The third flight for us was English Brown Ales. I was really looking forward to this category as I am a fan of Brit Browns, and if the success of the morning sessions was any indication, this was going to be a real pleasure. We had samples of all three from the category; Mild, Southern and Northern. The clear winner in this caegory was an especiall tasty Northern British Brown Ale that was reminiscent of Newcastle. Mild hop bitterness, calssic nutty and toffee flavors...the winner was a classic example. SOme of the other ones had some pretty common homebrew problems that you find with malty ales: "green apple" taste (acetaldehyde) from dead or unhealthy, sluggish yeast; lactic acid tartness from improper sanitation; wet paper taste from oxidation. None were truly foul, but in close competitions, little off flavors are what keeps a beer from scoring higher. We had 9 beers in this style, and it took us right up until about 2:15 pm. We started our first flight, above, at just before 10:00 am.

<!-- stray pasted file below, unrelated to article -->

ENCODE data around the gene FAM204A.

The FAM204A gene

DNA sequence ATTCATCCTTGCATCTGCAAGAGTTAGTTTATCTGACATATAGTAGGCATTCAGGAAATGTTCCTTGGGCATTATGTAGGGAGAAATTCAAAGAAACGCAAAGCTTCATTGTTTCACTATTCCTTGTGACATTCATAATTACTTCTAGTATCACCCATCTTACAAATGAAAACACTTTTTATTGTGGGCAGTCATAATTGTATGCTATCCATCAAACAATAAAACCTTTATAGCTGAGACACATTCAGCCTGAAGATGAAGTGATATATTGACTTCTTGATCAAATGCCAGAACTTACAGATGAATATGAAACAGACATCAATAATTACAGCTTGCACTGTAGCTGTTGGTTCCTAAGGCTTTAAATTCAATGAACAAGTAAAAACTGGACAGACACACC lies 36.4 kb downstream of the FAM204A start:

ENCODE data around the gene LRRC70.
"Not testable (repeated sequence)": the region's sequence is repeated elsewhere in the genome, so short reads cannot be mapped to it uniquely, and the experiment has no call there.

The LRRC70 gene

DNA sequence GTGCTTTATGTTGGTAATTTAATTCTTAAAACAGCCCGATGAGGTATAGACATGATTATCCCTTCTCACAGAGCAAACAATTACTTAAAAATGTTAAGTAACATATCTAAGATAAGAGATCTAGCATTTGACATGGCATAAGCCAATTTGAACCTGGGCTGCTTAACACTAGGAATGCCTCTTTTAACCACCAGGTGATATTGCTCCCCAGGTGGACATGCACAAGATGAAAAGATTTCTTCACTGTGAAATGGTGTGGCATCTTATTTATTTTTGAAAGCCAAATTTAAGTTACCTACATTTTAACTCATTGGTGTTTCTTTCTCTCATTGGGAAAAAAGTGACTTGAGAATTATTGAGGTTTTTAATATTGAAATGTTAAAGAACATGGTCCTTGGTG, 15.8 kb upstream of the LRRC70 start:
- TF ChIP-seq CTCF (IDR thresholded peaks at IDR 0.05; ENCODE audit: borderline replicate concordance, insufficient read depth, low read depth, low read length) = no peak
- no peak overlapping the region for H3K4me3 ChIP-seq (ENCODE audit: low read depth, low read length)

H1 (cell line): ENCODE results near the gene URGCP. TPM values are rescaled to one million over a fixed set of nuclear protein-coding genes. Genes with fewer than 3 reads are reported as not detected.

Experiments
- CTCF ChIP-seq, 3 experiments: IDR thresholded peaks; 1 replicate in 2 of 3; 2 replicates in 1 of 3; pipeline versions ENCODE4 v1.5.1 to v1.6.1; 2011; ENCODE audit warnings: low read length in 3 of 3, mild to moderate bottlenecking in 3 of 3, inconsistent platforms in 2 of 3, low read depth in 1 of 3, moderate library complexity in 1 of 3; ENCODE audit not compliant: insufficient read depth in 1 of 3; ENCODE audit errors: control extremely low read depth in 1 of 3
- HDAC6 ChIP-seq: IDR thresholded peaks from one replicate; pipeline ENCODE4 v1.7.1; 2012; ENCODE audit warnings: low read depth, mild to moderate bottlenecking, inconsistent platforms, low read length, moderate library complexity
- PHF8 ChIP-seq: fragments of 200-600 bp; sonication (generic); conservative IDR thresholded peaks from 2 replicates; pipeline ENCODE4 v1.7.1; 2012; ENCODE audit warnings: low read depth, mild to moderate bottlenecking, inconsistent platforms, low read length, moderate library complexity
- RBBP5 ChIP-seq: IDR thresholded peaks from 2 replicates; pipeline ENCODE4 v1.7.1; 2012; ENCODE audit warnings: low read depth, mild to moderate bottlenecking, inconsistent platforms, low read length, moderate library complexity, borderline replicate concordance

After lunch, we knew we had a style with 11 beers in it. With eager anticipation, we trotted upstairs to the judgng hall, and found our final session was going to be French/Belgian Ales. YUM! For our part, we did Saison and Biere de Garde. There were also 2 "Belgian Specialty Ales," which is a catch-all that allows a brewer to brew the "standard" style but do something weird to it. For example, one of the 2 specialty beers had mugwort added to it. I thought mugwort was something from Harry Potter. The other was fermented using 4 different yeast strains and fresh orange peel. The latter, by the way, was very very good. At any rate, this was the hardest category of all to judge, as each entry, with only a few exceptions, was absolutely amazing. The difference between the gold and silver medals here was the difference between tear-jerking and exceptional. The saison that took gold had every characteristic of a perfect saison, plus that...intangible something that just made it pop. It was so subtle and delicate, perfectly attenuated...I could go on and on. It was simply amazing. I would go out of my way to buy that beer in a remote store if it were commercial. The silver medal, one of the biere de gardes, was a glowing example of malty amazement.